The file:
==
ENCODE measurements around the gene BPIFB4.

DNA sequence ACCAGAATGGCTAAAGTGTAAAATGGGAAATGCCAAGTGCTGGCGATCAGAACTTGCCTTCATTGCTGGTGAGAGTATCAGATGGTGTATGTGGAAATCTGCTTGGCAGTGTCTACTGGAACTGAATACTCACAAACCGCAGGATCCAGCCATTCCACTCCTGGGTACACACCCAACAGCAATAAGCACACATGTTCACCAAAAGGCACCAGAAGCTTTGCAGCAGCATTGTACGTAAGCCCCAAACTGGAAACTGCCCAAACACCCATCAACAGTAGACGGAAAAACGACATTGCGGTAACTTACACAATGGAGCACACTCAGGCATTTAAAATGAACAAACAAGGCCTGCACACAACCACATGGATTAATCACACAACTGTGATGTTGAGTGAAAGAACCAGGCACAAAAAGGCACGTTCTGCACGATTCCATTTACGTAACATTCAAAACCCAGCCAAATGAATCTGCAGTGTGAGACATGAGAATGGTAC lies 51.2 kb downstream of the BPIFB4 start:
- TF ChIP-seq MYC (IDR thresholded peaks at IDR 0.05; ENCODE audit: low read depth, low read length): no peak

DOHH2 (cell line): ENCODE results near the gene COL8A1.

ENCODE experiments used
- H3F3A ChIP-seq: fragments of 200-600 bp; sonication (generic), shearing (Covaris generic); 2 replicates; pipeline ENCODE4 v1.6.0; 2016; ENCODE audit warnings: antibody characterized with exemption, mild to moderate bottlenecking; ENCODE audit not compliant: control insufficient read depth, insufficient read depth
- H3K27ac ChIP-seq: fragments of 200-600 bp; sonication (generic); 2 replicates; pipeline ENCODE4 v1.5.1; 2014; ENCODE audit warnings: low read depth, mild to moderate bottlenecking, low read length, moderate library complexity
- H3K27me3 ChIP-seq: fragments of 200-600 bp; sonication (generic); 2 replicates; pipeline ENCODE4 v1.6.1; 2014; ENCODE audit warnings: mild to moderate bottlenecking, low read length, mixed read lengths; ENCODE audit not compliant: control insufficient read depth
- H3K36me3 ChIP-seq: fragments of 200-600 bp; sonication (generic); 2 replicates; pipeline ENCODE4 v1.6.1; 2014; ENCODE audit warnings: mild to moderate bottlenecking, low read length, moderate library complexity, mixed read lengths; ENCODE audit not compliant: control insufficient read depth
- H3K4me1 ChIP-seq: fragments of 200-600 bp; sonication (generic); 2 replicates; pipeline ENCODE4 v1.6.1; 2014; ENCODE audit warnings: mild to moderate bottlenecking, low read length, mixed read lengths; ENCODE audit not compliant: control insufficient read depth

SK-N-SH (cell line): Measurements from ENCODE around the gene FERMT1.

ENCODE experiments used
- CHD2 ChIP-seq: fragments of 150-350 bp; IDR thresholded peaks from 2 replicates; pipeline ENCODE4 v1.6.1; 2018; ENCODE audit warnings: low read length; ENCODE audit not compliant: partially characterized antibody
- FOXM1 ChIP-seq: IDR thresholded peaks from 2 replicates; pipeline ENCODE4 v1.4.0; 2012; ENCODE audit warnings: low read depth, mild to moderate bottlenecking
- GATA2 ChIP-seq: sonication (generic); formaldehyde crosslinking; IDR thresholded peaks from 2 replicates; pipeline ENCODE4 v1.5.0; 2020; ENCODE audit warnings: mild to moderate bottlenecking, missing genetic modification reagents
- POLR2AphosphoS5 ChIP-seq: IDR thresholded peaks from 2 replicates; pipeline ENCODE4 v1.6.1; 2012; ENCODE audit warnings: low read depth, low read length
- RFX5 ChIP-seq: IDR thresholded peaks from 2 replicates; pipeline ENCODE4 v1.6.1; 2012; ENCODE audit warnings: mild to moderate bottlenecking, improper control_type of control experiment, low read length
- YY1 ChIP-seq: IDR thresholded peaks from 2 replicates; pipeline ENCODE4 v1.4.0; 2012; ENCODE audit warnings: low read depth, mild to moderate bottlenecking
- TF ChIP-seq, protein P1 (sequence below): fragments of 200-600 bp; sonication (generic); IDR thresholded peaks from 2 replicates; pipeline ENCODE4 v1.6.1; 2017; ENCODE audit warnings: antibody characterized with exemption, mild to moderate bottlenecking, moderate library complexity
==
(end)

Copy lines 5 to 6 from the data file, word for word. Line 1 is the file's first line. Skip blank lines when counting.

ENCODE experiments used
- H3F3A ChIP-seq: fragments of 200-600 bp; sonication (generic), shearing (Covaris generic); 2 replicates; pipeline ENCODE4 v1.6.0; 2016; ENCODE audit warnings: antibody characterized with exemption, mild to moderate bottlenecking; ENCODE audit not compliant: control insufficient read depth, insufficient read depth